Being the Canadian city with the most rageful drivers, the best food in Canada and the ever-present existence of the Office québécois de la langue française (OQLF), there's bound to be some friction — which means there's been no shortage of news coming out of Montreal

Amid a divisive relationship between anglophones and francophones, crumbling infrastructure and questionable climate action, compiling some of the wildest Montreal stories in history was no small feat.

We've rounded up seven of the most notable Montreal events of the last several years.

How many #MTLMoments do you remember from this list of absurdities?

That time students rocked the city in protest of rising tuition fees

Why It's A Wild #MTLMoment: In 2012, students and teachers from Quebec universities united by the thousands for a six-month-long series of protests against tuition fee increases — the longest student strike in their histories.

This resulted in numerous arrests and general chaos in Montreal. Millions of taxpayer dollars were spent as a result of the protests, compensating for police overtime hours in Montreal.

That time spelunkers found a 15,000- year-old cave in Saint-Leonard

Why It's A Wild #MTLMoment: The Saint-Leonard cavern, located under Parc Pie XII, was the focus of news in 2017 when spelunkers discovered a 250-metre long addition to another cave in the same area.

The pre-existing cavern had been discovered in 1812, but spelunkers had a hunch that there was more to be found. Boy, were they right!

That time massive Montreal flooding wiped people out downtown

Why It's A Wild #MTLMoment: Infamous videos of people being washed away by massive flooding in Downtown Montreal circulated on the internet in 2013.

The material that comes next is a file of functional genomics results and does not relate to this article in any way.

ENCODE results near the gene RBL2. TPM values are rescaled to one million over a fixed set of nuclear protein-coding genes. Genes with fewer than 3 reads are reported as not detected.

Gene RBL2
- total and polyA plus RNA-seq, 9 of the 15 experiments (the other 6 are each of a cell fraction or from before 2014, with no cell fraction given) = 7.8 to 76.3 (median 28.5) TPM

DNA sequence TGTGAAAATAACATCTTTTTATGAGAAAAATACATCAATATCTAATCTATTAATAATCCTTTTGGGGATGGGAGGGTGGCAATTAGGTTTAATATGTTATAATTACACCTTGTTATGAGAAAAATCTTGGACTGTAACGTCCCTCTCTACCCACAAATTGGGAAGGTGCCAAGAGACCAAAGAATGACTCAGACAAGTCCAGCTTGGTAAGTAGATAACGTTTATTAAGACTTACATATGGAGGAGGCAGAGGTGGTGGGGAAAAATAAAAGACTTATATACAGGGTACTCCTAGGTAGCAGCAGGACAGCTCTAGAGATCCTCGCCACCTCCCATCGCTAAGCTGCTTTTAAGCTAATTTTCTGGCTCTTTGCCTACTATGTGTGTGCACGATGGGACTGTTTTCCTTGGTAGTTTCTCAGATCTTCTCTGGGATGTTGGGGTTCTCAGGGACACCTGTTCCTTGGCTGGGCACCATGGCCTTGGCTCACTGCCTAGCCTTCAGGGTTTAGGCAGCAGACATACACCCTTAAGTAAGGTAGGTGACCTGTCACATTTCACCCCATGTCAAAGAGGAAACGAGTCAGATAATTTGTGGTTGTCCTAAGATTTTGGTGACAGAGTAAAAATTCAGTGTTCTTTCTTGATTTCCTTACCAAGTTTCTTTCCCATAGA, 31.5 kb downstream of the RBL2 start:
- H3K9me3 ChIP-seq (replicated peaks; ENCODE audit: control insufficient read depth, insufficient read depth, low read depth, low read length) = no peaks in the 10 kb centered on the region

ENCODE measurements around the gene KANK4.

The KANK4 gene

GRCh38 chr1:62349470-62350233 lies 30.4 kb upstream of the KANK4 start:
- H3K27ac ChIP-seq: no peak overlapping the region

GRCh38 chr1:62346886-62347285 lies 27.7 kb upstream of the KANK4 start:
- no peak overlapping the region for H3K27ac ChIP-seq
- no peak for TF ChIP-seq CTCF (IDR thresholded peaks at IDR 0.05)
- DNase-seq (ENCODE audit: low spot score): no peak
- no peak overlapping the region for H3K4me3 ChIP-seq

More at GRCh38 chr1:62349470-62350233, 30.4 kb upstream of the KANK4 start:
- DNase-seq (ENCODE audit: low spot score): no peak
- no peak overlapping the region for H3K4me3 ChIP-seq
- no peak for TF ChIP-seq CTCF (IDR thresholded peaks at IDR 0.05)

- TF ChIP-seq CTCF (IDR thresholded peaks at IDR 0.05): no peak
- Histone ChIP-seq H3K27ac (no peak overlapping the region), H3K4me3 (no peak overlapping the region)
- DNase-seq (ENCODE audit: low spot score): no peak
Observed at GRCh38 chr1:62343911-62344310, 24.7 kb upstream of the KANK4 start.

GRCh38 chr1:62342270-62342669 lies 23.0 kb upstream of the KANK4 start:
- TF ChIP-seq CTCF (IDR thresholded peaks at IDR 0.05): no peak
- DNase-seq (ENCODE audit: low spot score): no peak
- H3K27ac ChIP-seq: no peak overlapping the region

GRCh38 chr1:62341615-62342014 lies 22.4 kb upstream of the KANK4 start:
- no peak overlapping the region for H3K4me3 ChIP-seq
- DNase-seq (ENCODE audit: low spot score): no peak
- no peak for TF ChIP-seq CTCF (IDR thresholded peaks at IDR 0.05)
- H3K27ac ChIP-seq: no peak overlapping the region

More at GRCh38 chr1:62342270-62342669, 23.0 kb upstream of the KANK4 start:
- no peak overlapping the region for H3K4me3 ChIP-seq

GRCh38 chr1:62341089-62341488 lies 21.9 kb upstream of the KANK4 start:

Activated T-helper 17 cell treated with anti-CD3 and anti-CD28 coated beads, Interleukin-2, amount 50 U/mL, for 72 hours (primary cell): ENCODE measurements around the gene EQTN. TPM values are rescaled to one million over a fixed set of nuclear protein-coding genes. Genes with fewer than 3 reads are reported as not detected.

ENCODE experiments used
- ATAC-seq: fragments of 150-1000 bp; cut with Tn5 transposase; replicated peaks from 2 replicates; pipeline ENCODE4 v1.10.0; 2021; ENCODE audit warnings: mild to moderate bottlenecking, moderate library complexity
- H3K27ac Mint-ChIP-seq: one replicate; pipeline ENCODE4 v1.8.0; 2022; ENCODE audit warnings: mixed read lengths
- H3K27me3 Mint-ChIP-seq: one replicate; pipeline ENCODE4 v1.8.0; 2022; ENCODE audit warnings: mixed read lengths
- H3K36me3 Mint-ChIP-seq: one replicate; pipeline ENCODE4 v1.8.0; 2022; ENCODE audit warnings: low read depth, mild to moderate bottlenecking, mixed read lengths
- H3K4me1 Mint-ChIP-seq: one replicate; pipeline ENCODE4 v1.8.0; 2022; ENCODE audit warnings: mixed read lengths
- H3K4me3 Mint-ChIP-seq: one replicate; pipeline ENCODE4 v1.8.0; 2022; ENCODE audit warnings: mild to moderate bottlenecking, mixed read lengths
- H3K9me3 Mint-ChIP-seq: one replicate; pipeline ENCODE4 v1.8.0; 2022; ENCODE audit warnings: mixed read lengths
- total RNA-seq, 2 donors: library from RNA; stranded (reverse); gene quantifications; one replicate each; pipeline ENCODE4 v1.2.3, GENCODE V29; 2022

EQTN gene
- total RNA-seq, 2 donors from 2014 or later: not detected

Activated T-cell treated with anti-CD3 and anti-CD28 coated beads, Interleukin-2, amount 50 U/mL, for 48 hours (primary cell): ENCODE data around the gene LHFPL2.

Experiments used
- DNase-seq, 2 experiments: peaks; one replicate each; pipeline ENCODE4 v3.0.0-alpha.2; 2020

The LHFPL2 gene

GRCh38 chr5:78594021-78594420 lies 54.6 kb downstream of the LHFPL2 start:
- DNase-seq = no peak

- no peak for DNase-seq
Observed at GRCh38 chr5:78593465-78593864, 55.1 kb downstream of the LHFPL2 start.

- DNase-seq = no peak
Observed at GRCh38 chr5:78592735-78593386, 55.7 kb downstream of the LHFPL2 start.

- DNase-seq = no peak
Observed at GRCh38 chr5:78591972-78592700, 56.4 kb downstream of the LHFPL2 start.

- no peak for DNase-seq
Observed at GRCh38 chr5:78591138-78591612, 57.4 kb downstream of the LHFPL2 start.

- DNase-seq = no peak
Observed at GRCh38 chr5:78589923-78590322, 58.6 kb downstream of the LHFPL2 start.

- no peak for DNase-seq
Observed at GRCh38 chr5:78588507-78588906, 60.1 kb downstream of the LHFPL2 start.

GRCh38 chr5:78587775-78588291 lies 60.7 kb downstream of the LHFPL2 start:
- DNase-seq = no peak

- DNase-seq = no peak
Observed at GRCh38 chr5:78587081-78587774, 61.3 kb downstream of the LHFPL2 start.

In Quebec's rendition of America's Funniest Home Videos, a video of a woman being washed away by flooding on Rue McTavish garnered over 400,000 views on YouTube.

That time Pauline Marois almost got assassinated during her victory speech  

Why It's A Wild #MTLMoment: Pauline Marois, one of Quebec's most controversial, short-lived premiers, stirred the pot in the province when she was elected in 2012.

In light of her plans for a French-language crackdown and her views on secularism, she was almost assassinated during her victory speech at Métropolis in downtown Montreal, now known as M Telus. 

Marois was whisked away by police and the shooter, Richard Henry Bain, was tackled and arrested. He ended up killing a stage technician at the venue.

That time Quebec shut down due to a massive 1998 ice storm

Why It's A Wild #MTLMoment: Most Montreal millennials were young when a severe ice storm hit Quebec in January 1998. However, you might still remember having no power for several weeks and having to stay with family or in a local school gymnasium while the province dealt with the crisis.

Fun fact: Over 10,000 Canadian Forces personnel were deployed to help with the storm in Quebec, and over 15,000 total in Canada — the largest deployment of the Canadian military since the Korean War in the 1950s.

That time Montrealer Luka Magnotta was the subject of a worldwide manhunt

Why It's A Wild #MTLMoment: If you haven't seen Don't F**k with Cats on Netflix or you lived under a rock in 2012, you might not know about Montreal's most recent infamous criminal, Luka Magnotta.

Magnotta made world news when he became the prime suspect of a worldwide manhunt for the murder and dismemberment of Jin Lun, a then-Concordia University student. Magnotta was later found in an internet café in Germany while looking himself up on a computer.

Apparently, the Boulevard Décarie apartment where the gory events took place is currently occupied. 

That time Denis Coderre dumped billions of litres of sewage into a Montreal river

Why It's A Wild #MTLMoment: Ex-Montreal mayor, Denis Coderre, followed through with a number of controversial plans for the city before being voted out of his mayoral seat.

He effectively dumped eight billion litres of raw sewage into the Saint-Lawrence River in 2015 despite warnings from Environment Canada, Canada's infrastructure minister at the time and a petition with over 55,000 signatures.

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